maflynn

    Staff Member

    Joined:
    May 3, 2009
    Location:
    Boston
    #15
    I agree, there are instances where improper design has led to failures but by and large I think Macs are incredibly reliable. That's one reason why I am willing to pay a premium for them. I have an expectation that it will last longer then a PC
     
  16. jerm13 macrumors member

    Joined:
    May 4, 2016
    #16
    I'm planning to get an imac sometime this year. Not for design, but casual use. Leaning towards the 21.5" model. Is it worth the extra $200 for the 4k display on this version?
     
  17. varian55zx macrumors 6502a

    varian55zx

    Joined:
    May 10, 2012
    Location:
    San Francisco
    #17
    oh sure. The display on the non-4K 21.5s is not a modern display anymore, and thus, a bad buy. It shouldn't be sold

    The 4K display itself is nice but the crux of the 4K is it has a little weak little iGPU. We're talking about a seriously weak GPU.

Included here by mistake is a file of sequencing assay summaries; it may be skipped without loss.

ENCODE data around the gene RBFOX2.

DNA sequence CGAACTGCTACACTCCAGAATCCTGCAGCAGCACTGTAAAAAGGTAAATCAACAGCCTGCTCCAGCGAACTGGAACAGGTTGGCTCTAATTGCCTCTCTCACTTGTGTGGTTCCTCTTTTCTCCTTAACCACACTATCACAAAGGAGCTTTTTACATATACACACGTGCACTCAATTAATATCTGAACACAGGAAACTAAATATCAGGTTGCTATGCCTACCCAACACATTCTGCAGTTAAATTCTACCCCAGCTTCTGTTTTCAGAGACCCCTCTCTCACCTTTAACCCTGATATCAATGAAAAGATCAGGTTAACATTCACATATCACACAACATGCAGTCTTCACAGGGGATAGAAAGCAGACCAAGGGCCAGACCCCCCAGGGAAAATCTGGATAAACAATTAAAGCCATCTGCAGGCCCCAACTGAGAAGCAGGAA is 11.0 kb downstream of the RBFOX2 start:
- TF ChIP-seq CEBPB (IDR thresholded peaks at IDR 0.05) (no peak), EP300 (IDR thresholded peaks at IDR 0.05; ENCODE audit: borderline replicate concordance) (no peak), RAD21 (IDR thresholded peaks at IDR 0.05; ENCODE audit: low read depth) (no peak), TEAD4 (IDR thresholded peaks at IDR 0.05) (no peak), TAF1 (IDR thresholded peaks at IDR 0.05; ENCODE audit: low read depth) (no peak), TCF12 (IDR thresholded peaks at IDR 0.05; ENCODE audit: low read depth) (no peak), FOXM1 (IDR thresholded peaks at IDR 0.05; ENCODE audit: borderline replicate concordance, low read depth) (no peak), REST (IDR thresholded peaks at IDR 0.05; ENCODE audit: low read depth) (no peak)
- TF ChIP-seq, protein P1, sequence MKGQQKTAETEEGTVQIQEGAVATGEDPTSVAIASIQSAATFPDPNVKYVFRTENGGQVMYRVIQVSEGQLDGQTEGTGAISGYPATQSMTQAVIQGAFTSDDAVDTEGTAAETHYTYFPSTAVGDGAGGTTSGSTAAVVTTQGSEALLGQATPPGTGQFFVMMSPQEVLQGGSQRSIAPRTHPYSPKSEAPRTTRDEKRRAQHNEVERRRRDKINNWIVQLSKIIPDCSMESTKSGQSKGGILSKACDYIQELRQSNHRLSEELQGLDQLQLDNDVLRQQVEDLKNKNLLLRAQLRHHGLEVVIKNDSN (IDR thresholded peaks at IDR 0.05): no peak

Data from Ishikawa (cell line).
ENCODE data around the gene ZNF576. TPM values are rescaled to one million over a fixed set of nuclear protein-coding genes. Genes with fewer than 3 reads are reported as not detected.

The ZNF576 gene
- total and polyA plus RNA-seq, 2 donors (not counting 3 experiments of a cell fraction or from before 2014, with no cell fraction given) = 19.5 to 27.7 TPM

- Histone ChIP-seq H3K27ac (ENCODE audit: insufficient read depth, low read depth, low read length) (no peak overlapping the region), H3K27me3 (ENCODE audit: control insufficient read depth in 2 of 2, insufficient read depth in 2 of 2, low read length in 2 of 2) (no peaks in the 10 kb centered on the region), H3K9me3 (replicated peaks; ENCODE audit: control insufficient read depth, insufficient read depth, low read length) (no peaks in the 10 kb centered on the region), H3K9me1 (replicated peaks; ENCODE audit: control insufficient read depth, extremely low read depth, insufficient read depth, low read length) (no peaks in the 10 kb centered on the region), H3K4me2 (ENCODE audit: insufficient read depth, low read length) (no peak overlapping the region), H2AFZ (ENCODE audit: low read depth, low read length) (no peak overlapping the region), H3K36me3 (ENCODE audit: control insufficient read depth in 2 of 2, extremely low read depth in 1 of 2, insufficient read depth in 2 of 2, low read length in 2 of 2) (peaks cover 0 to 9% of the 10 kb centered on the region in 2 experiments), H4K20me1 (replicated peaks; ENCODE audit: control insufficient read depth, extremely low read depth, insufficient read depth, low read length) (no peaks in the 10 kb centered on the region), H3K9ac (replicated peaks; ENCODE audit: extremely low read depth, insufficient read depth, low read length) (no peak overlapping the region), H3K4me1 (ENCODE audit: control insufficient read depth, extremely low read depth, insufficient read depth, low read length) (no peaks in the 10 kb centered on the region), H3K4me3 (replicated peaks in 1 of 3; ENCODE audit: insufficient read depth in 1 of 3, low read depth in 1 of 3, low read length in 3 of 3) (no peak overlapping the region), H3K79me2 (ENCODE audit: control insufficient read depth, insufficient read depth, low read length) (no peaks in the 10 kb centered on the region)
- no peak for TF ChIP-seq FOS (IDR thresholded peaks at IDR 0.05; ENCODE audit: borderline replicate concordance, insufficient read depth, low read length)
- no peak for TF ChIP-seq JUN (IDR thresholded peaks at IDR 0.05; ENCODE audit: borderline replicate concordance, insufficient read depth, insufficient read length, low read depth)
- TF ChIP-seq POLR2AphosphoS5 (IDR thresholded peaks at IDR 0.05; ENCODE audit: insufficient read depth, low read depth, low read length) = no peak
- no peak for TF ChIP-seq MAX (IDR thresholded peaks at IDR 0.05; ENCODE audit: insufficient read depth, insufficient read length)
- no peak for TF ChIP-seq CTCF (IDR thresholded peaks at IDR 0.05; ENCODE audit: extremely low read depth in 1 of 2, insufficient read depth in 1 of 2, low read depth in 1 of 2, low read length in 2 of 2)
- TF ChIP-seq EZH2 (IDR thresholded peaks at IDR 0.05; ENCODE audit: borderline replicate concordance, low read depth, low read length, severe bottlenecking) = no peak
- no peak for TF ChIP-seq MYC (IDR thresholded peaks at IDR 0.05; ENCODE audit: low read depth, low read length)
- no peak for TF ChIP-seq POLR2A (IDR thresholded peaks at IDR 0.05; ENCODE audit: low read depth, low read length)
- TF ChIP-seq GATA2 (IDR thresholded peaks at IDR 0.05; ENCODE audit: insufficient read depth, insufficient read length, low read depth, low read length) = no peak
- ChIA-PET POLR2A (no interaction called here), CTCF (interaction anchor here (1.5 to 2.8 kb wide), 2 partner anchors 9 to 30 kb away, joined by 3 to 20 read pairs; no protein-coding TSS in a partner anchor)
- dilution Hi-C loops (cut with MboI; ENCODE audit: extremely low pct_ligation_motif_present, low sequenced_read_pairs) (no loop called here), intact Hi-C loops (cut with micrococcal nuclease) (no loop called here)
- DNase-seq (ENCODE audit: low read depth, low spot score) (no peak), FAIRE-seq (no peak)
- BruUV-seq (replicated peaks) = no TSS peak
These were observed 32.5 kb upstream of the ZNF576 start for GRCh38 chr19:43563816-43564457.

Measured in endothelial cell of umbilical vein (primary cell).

It is for that reason that I recommend the 5K iMac given the price is comparable to the 4K iMac.
     
  18. kschendel macrumors 6502a

    Joined:
    Dec 9, 2014
    #18
    Do you mean the 21.5 inch Retina display? I guess it depends what you mean by casual use. I myself wouldn't worry about the integrated GPU, because it's plenty good enough for web browsing and email and watching videos. (I can do all that on an ancient nvidia GT120, or the GPU in an early 2009 iMac, both of which are slower than the Iris Pro 6200. You don't need fancy GPU power for most things.)

    I do however think that you might miss the large screen space available with the 27 inch.

    If you want to stick with the smaller screen for whatever reason, I'd definitely go with the retina display. It's worth the price premium. The only reason to buy the non-retina 21.5 inchers is if you absolutely must save every penny.